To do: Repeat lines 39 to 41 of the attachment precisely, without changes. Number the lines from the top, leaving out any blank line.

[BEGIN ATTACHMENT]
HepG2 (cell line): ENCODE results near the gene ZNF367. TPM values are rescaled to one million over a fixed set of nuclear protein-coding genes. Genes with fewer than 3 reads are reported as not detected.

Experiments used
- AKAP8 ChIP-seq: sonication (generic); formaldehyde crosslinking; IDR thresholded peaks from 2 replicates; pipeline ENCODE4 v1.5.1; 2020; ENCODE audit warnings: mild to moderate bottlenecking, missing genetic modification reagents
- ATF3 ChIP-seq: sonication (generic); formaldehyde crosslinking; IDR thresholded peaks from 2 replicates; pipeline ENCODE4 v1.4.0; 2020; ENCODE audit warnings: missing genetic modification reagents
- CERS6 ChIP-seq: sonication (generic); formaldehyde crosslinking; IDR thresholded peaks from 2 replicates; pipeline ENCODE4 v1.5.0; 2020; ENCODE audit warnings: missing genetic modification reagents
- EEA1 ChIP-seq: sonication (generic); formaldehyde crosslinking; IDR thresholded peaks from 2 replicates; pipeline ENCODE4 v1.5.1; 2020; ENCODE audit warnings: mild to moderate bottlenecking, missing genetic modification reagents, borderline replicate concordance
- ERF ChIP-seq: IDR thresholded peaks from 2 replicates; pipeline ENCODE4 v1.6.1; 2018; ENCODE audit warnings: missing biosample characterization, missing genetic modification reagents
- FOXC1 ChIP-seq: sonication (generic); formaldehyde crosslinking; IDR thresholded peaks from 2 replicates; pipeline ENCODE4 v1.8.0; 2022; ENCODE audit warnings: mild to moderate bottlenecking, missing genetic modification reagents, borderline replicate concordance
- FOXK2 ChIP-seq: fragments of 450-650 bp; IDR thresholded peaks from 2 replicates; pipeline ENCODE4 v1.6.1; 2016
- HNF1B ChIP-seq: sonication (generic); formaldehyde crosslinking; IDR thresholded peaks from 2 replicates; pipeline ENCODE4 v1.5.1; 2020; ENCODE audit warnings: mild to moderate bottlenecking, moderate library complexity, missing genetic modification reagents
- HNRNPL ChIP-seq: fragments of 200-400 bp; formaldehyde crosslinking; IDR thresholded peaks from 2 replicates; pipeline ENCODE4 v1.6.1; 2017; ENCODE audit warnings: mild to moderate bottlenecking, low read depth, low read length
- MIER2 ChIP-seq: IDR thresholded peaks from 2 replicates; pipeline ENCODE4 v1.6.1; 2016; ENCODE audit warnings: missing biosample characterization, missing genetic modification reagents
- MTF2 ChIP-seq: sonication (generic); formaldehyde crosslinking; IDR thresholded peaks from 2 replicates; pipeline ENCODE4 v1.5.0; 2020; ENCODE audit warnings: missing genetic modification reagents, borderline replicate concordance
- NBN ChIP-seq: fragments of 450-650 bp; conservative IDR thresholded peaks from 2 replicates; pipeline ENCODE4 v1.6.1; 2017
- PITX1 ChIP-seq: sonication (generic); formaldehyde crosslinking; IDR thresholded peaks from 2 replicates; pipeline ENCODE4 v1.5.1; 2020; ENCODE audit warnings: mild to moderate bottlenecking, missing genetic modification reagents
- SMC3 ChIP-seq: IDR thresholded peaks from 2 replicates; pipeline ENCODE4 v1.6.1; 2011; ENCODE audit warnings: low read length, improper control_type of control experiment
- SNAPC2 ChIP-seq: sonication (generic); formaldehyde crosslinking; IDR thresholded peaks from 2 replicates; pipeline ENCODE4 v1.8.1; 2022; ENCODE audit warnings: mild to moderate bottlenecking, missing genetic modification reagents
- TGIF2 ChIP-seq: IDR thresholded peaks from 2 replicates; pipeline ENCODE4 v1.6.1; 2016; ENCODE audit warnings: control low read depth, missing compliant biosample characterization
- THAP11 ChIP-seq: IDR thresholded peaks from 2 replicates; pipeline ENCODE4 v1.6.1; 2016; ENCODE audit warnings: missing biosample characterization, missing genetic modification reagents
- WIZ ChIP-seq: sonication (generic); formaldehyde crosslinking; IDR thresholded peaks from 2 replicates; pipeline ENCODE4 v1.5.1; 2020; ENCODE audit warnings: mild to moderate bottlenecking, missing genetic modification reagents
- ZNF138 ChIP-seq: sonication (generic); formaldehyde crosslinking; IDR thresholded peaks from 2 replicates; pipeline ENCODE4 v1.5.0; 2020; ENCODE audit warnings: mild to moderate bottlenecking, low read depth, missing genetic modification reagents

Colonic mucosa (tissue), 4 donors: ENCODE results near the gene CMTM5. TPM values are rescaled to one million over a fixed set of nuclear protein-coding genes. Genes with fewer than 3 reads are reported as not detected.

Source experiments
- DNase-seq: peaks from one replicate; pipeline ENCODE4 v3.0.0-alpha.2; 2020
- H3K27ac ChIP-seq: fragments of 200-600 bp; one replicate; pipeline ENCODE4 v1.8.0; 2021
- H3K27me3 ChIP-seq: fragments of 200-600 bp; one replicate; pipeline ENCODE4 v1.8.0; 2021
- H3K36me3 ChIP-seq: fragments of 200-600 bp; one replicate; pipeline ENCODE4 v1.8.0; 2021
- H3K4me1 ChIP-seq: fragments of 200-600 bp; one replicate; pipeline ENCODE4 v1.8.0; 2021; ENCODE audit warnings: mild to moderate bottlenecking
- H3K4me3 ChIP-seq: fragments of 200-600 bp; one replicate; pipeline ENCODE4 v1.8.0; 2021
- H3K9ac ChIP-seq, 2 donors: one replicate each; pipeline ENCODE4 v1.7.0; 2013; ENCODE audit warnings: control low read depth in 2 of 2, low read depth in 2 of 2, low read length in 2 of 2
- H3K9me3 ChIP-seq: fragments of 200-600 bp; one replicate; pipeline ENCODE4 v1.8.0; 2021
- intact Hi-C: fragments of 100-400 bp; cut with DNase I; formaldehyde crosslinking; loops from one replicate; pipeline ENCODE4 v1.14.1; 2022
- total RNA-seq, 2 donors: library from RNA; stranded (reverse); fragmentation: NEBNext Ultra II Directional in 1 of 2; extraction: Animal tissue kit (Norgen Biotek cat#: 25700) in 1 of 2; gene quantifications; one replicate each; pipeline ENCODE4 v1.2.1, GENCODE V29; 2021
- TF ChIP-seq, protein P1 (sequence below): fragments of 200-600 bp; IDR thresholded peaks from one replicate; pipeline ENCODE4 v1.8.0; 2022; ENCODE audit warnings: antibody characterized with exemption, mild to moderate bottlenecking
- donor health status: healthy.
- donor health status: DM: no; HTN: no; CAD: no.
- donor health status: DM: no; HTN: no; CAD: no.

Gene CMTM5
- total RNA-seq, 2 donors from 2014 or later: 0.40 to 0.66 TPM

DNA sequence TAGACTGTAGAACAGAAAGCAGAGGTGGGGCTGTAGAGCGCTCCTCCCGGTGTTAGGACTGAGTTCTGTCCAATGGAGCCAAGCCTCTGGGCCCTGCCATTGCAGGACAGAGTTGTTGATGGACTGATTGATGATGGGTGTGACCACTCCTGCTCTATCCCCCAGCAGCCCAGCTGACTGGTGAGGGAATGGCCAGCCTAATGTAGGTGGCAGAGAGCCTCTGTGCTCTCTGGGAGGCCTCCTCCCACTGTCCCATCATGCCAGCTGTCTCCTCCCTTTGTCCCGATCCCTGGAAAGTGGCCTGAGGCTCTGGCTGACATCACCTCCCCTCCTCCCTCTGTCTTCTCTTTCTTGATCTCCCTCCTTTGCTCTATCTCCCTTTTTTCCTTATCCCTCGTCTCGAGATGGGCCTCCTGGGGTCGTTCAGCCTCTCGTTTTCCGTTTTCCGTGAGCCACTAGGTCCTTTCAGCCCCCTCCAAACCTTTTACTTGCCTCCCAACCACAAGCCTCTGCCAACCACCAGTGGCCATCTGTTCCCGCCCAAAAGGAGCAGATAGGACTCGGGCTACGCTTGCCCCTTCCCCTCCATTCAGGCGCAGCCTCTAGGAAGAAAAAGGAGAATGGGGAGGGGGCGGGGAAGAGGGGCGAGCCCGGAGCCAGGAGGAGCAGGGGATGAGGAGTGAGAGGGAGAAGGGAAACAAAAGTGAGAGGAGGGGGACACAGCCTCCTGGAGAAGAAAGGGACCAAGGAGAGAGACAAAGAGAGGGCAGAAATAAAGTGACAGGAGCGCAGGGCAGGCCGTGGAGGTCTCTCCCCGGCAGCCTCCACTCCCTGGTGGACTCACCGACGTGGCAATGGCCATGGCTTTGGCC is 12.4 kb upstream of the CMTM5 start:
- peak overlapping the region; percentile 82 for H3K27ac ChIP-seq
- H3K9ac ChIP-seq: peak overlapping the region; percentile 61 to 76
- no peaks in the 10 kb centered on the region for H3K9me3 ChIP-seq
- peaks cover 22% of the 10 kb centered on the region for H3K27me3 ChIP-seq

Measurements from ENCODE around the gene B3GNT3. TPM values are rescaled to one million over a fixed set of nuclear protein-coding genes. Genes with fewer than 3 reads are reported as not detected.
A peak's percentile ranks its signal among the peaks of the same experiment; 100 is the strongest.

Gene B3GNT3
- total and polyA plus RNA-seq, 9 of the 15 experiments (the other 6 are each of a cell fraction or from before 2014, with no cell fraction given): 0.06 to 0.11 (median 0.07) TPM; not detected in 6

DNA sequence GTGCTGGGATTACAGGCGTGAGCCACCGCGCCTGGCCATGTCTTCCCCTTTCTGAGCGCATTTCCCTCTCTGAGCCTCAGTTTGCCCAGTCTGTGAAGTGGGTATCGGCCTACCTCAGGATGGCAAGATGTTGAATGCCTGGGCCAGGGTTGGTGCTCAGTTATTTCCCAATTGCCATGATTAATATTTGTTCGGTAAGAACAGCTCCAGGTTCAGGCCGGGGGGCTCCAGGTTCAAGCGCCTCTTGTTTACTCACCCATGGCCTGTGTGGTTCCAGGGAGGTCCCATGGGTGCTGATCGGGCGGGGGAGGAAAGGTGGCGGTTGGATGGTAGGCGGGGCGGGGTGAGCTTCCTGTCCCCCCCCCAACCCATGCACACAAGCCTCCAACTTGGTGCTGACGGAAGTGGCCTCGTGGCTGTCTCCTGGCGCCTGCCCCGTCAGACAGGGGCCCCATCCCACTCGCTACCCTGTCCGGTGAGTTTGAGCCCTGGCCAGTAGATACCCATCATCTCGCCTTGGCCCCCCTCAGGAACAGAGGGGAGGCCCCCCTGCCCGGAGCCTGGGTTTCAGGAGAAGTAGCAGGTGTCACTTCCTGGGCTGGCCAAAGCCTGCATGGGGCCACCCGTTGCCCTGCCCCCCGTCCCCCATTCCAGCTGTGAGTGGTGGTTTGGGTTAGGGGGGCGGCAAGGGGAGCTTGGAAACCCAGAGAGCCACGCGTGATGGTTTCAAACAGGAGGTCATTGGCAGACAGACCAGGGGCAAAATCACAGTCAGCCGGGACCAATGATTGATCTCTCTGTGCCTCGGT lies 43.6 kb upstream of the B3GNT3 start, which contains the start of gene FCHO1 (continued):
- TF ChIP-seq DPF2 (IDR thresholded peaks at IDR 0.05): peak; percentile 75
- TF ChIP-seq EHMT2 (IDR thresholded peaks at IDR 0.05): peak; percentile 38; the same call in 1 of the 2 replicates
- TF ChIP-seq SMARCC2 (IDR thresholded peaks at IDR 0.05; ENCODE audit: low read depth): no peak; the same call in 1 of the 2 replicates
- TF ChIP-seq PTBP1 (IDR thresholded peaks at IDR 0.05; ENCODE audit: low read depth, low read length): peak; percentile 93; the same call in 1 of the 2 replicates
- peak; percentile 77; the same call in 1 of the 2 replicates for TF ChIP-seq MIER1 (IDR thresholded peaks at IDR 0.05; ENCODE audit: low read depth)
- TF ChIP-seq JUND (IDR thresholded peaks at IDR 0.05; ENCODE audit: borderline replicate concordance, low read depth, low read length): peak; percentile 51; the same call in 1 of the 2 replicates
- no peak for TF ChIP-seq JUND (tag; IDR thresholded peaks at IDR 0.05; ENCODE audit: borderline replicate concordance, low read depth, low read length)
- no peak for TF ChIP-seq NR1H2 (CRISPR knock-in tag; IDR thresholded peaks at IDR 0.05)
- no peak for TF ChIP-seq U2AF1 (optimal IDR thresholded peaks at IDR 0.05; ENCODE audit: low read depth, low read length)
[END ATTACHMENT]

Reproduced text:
- total RNA-seq, 2 donors from 2014 or later: 0.40 to 0.66 TPM

DNA sequence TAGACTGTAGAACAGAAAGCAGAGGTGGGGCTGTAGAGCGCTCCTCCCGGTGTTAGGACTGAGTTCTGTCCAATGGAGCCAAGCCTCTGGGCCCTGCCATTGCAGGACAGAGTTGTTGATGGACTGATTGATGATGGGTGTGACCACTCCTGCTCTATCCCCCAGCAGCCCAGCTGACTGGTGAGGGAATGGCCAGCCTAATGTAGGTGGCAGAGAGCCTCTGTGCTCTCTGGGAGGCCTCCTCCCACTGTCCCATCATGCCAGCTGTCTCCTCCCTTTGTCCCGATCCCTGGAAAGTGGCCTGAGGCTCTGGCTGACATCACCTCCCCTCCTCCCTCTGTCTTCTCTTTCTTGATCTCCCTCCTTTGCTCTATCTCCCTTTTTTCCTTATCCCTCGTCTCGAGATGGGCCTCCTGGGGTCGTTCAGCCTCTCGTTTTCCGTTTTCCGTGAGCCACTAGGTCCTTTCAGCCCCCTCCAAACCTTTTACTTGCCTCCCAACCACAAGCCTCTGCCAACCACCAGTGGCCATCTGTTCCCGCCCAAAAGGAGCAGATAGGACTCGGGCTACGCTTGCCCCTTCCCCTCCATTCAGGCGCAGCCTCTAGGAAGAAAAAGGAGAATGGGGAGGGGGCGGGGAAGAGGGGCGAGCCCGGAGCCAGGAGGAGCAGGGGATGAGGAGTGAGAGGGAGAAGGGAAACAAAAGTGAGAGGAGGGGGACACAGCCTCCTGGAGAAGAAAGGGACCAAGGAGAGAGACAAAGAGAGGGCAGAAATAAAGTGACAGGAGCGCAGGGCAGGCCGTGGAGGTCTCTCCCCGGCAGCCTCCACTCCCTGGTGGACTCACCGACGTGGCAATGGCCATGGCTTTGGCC is 12.4 kb upstream of the CMTM5 start:
- peak overlapping the region; percentile 82 for H3K27ac ChIP-seq